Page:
They say that you can kendo from the age of 8 to 88. What this means is that your kendo will change as you age. For a young kendoist, up to about age say 20 or so, what we’d like to see is quick movement, sharp hits, athleticism, lots of techniques, and lot of spirit.
As you enter your late 20s and 30s, what we see is still a lot of fire and spirit but more controlled. We want to see some smarts and outsmarting, less frequent hits, more sizing up the opponent.
As you move into your 40s and through to your 80s+ what you look for is the ability to manipulate your opponent – that is, your spirit, your presence, overwhelms so much that by just your ki-haku, kaiai, some small movements of the shinai, your opponent makes an impatient strike that you quickly counter, or that your opponent’s concentration lapses and you sense that and quickly capitalize. What this means is that when you stare at your opponent, the “battle” has begun, even without any strikes. You try to project your spirit onto your opponent—make them do something you want them to do, but they themselves don’t want to do. It’s a chess match. But the time the actual strike is made, you’ve already won the battle.
Is there a catharsis in striking your opponent? Is it a way of letting off steam, or is that not what it’s about?
Hmmm. In kendo they say that “when you make a hit, reflect and learn and when you get hit, be thankful.”
What this means is that when you get struck by your opponent, be thankful. Your opponent showed that you’ve got much to learn and that you have flaws in your kendo. And so having him/her strike you showed that you have a ways to go in your study of kendo.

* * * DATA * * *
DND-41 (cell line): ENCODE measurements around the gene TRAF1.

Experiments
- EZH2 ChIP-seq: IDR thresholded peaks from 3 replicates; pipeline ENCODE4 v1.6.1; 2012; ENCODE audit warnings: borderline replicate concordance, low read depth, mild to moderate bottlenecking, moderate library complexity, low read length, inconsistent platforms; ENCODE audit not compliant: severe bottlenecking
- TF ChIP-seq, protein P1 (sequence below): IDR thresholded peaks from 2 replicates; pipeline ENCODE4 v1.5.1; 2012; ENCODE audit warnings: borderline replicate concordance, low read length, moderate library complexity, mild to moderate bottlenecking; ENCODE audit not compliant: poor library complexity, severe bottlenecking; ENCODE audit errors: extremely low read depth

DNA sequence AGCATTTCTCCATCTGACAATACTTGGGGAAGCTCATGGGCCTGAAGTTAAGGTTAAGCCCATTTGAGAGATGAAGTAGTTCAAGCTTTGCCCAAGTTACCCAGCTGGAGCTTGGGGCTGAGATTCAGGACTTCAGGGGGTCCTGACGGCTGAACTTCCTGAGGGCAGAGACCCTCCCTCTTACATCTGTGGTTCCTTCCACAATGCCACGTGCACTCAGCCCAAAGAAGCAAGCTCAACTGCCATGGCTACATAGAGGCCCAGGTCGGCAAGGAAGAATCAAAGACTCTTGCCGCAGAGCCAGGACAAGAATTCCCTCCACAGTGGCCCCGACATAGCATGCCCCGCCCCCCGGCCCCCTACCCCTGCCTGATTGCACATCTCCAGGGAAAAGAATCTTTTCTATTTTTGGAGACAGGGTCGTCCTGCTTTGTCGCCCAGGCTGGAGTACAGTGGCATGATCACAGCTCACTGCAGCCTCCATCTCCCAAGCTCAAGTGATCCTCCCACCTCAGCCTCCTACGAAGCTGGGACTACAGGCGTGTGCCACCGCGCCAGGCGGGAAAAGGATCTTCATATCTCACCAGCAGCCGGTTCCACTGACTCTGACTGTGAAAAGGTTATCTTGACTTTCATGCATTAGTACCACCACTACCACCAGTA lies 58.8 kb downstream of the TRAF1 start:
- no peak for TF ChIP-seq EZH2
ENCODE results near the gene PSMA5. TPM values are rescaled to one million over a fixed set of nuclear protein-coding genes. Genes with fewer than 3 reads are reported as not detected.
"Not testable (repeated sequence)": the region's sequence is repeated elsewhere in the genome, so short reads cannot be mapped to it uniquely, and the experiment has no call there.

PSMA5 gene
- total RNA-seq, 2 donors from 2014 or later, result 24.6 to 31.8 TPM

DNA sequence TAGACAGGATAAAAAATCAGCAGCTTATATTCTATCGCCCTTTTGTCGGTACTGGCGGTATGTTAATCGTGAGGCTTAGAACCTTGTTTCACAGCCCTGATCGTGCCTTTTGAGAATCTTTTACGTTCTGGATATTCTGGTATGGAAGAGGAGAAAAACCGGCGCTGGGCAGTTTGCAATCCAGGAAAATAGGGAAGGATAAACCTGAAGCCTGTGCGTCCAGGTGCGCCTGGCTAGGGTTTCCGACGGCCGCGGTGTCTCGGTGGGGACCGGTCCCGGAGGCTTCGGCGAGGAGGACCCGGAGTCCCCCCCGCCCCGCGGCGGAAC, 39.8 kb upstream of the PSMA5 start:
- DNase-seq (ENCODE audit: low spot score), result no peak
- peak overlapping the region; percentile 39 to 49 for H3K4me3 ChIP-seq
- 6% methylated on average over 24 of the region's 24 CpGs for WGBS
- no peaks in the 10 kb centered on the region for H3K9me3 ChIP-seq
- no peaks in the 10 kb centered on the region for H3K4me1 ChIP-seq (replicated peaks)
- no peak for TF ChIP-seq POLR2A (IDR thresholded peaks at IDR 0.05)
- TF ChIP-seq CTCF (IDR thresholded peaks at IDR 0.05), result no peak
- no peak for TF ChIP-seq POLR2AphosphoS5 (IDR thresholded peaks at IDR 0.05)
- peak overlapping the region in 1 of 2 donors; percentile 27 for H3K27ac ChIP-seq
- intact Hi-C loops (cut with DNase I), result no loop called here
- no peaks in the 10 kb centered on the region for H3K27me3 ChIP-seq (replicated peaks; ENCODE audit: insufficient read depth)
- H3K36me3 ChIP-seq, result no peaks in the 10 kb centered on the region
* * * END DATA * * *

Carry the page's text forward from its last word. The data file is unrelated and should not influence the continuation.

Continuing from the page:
Conversely, when you strike your opponent successfully, reflect and think as to whether in fact it was a perfect strike or if you could have made the strike better. So even though you were successful this time, did you over-extend? Were your thoughts wavering? Was it a lucky strike?
So I would say, that striking your opponent is satisfying (to be completely honest) but that we realize that it’s just one strike and that in our pursuit of perfection we need keep learning.
Would you characterize kendo as a spiritual practice?
Yes. See above in all the many examples!
In the end, it’s a man vs man scenario. And what it comes down to, often, is a test to see whose personal spirit wins out.
There are so many different martial arts, just in Japan alone, what makes people pick kendo over the others?